Starting in mid-November, Some 475,000 owners of affected VW and Audi 2.0L diesel vehicles will be able to seek buybacks of their cars or have them fixed. Additionally, most plaintiffs who bought their cars before last September, will receive payments of $5,100 to $10,000. About 336,000 car owners have registered for benefits under the settlement and only 3,300 have opted out, according to court papers signed by the judge.

Of note, 3.0 liter six-cylinder diesel vehicles equipped with the defeat devices are not included in this settlement. VW said it is still working toward a resolution with owners of those vehicles.

The multidistrict litigation is In re: Volkswagen “Clean Diesel” Marketing, Sales Practices and Products Liability Litigation, case number 3:15-md-02672, in the U.S. District Court for the Northern District of California.

Big Talc Powder Settlement. A $70 million award has been granted court approval for a woman in California who sued Johnson & Johnson (J&J) alleging J&J Talc Powder caused her cancer. The suit alleged “negligent conduct” in making and marketing its baby powder.

The case was brought by Deborah Giannecchini of Modesto, California, who was diagnosed with ovarian cancer in 2012. She is one of nearly 2,000 women who have filed similar lawsuits, and thousands more are under review by lawyers.

Giannecchini’s win follows earlier awards against J&J for $72 million and $55 million. The $72 million award was granted in February to relatives of a woman who died of ovarian cancer, and the $55 million award to an ovarian cancer survivor.

Talc is a mineral often used to absorb moisture in cosmetic products. Since the 1970s, studies have suggested that talc could be linked to ovarian cancer, according to the lawsuit. Lawyers argued that Johnson & Johnson knew of those studies but put profits ahead of human life by continuing to market their talc products for feminine hygiene use.

Well, that’s a wrap for this week. See you at the Bar!

Week Adjourned: 10.7.16 – American Airlines, iPhone, VW

american-airlinesTop Class Action Lawsuits

Travel Insurance Woes…A consumer fraud complaint against American Airlines took off this week, alleging the airline markets travel insurance as a pass-through charge paid to a third party but doesn’t disclose its profits.

Filed by Kristian Zamber, the multi-million dollar complaint asserts American Airlines misled its customers about its interests in selling the insurance policies and that it aggressively marketed travel insurance sold through its website.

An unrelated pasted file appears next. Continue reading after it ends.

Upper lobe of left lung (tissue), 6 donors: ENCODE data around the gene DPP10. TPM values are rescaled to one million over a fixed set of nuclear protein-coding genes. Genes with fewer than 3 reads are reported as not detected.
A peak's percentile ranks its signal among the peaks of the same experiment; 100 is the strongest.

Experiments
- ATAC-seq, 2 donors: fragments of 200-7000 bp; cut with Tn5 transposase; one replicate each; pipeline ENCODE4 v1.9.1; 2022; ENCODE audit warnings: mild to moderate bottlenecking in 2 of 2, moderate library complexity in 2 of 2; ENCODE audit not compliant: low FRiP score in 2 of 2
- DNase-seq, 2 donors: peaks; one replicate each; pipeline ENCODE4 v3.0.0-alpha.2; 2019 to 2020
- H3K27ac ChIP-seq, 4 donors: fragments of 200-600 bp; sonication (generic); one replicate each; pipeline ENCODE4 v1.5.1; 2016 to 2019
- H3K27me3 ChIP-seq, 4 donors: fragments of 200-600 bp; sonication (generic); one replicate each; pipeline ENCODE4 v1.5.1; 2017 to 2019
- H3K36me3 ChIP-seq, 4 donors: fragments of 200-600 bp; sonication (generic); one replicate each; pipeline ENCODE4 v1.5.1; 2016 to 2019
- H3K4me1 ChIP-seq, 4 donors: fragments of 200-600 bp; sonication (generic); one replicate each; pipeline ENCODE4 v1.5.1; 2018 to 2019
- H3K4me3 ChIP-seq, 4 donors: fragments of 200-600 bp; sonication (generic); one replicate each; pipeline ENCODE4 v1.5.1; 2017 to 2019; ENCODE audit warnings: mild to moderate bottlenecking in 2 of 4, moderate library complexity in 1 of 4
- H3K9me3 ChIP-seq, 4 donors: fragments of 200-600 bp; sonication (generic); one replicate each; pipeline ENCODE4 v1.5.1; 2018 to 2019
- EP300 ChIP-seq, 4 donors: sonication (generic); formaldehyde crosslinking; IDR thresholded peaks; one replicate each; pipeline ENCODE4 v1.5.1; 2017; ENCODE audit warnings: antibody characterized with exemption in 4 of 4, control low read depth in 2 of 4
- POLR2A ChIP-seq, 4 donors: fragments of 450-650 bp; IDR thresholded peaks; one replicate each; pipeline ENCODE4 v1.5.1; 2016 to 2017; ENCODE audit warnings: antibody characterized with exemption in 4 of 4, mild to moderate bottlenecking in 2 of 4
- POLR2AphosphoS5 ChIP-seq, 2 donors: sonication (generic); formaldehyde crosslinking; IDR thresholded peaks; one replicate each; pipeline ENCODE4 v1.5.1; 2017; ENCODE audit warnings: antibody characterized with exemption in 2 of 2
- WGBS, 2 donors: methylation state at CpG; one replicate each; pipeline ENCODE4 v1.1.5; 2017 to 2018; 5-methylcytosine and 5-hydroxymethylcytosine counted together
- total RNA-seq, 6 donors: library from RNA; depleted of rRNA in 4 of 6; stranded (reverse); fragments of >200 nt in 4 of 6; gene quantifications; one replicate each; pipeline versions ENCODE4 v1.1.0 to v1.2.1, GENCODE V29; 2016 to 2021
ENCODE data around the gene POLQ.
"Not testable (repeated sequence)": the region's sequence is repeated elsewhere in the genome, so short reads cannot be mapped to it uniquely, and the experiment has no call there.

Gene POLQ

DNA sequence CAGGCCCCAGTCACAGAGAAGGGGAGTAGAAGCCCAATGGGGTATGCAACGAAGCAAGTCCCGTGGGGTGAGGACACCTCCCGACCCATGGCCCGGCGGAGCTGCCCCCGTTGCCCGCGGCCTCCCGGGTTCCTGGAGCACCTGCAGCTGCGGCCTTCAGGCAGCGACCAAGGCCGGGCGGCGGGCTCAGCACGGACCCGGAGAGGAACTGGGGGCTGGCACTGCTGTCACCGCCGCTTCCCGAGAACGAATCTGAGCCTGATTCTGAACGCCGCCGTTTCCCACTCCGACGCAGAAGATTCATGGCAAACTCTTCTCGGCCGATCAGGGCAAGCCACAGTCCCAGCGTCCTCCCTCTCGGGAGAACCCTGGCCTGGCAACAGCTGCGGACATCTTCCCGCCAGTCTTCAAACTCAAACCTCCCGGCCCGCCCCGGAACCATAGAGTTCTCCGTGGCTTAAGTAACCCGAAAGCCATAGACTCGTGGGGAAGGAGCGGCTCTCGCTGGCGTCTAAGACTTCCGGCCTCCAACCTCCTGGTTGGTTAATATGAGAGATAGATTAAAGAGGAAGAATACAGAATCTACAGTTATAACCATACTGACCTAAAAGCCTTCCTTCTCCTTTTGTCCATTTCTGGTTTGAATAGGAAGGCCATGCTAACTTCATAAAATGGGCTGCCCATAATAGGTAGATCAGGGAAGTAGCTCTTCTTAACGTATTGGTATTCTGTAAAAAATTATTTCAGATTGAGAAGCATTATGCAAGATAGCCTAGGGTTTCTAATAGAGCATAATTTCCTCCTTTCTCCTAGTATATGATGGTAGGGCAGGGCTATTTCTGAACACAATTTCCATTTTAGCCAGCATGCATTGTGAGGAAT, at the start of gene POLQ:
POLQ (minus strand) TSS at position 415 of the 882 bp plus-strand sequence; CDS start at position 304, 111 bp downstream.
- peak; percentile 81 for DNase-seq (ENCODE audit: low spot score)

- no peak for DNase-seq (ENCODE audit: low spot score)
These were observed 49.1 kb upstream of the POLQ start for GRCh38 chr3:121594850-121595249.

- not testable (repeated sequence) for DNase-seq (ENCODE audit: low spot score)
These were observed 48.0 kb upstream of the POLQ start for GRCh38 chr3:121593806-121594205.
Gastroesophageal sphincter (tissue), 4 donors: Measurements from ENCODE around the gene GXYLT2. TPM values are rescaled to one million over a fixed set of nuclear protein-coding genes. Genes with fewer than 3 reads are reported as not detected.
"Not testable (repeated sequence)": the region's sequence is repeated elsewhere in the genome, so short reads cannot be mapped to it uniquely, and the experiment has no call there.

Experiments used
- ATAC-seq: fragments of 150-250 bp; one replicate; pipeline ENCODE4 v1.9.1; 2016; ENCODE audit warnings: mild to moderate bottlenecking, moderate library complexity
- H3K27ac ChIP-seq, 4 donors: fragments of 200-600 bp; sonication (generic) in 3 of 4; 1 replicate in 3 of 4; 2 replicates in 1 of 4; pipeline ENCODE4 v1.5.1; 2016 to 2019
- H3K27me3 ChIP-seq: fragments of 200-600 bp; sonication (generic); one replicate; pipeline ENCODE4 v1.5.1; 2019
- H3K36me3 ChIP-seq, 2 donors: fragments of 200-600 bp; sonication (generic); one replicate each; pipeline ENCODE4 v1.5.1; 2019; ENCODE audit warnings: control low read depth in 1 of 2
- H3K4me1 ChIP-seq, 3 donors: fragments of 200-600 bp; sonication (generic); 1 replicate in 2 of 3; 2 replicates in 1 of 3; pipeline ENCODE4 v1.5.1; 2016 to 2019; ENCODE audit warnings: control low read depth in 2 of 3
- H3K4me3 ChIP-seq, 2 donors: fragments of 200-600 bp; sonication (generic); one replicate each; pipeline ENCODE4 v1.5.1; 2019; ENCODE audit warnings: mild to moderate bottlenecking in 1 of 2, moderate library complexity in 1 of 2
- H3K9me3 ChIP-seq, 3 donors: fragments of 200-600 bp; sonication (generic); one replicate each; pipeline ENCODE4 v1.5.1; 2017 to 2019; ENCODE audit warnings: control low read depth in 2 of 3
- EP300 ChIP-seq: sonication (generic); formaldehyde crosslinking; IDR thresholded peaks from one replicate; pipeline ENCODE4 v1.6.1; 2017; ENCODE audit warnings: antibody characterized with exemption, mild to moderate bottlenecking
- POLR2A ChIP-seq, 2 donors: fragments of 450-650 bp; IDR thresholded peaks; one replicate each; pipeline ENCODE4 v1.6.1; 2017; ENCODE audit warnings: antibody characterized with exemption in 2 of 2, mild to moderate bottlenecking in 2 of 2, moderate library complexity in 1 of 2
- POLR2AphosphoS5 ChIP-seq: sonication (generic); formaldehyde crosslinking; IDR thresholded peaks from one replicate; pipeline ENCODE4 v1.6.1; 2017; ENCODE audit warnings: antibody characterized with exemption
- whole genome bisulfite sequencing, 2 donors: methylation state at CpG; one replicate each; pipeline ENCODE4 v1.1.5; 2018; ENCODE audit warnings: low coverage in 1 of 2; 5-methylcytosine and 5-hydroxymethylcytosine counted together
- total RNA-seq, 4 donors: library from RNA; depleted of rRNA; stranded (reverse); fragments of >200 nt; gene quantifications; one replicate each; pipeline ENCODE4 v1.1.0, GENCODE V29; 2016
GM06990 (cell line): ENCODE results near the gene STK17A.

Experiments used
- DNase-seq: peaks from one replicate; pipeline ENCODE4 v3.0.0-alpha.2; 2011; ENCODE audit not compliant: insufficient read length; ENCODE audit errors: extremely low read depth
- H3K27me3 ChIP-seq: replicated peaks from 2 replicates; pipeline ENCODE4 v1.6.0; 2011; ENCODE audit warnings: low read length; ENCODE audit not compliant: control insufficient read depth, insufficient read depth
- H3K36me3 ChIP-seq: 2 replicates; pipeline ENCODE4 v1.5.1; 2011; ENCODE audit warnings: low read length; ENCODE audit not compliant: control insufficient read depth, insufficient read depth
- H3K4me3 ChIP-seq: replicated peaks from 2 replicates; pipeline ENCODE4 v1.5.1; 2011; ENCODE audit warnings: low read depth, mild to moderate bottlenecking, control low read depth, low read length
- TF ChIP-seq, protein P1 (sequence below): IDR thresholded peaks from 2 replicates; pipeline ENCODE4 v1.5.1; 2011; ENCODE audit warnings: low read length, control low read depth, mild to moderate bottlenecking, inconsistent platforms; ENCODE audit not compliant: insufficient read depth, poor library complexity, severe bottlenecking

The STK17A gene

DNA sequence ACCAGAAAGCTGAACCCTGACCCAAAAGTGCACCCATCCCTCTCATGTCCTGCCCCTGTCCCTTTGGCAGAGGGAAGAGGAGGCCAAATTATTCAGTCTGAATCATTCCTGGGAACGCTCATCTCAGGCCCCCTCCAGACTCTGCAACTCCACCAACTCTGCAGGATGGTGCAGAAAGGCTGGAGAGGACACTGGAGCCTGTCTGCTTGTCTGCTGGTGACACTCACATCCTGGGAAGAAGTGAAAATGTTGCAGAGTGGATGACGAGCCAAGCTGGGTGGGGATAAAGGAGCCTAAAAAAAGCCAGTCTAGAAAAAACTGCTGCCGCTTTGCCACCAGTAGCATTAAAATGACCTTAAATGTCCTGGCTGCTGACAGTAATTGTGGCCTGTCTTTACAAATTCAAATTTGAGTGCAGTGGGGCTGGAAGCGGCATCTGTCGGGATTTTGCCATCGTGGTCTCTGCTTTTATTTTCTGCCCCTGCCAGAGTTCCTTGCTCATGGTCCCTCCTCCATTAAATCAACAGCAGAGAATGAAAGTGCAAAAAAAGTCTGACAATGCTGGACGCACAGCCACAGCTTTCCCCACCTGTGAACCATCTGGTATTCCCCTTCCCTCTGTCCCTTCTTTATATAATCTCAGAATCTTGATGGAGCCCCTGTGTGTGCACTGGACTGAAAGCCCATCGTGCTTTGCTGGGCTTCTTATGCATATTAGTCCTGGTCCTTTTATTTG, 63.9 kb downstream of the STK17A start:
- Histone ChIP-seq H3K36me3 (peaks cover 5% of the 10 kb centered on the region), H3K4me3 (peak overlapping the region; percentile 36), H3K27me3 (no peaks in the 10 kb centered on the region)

The American Airlines lawsuit is seeking class certification, a jury trial and injunctive and equitable relief for alleged unjust enrichment and violations of Florida’s consumer protection statutes prohibiting companies from posing as revenue conduits.

According to the complaint, Zamber paid roughly $24 to purchase travel insurance in April for a domestic flight from Tampa to Pennsylvania. American Airlines stated the policy had no affiliation with the airline, but instead came from Allianz Global Assistance, with plans underwritten by Jefferson Insurance Co. or BCS Insurance Co. But in reality, the policy sales contributed to a “hidden profit center” for the Fort Worth, Texas-based airline, the complaint states.

The complaint also claims the airline forces customers to choose whether or not to purchase trip insurance policies before allowing them to complete online ticket purchases. Yup—been to that destination….

Touch Disease has Spread North of the border. Apple is facing a defective products class action lawsuit in Canada over allegations that it’s iPhone 6 and 6 Plus models have a defect which effectively results in the smartphone freezing or not responding to touch commands.

Following on from a similar defective products lawsuit filed in the US, the Canadian lawsuit claims Apple was aware of the problem but failed to take action to remedy it.

Filed at the Court of Queen’s Bench for Saskatchewan, the Canadian iPhone complaint would include all Canadian iPhone 6 and 6 Plus customers. It alleges that Apple was negligent because it supplied a defective phone, “knowingly and intentionally concealed” from customers the defect and failed to provide a proper remedy.

According to attorneys who filed the Canadian complaint, Apple has so far only offered its customers around $300 as compensation.

Shortly after the product was launched in 2014, one of the plaintiffs in the class action alleges she bought the iPhone 6 for around $200, hundreds of dollars less than the regular price because she locked into a two-year phone plan contract. Then, a few months after the warranty had expired on her phone, it began to intermittently freeze up and failed to respond to touch commands.

The lawsuit alleges that that the underlying problem is the touchscreen controller chips in the phone’s motherboard, which are not properly secured and can malfunction with regular use.

Top Settlements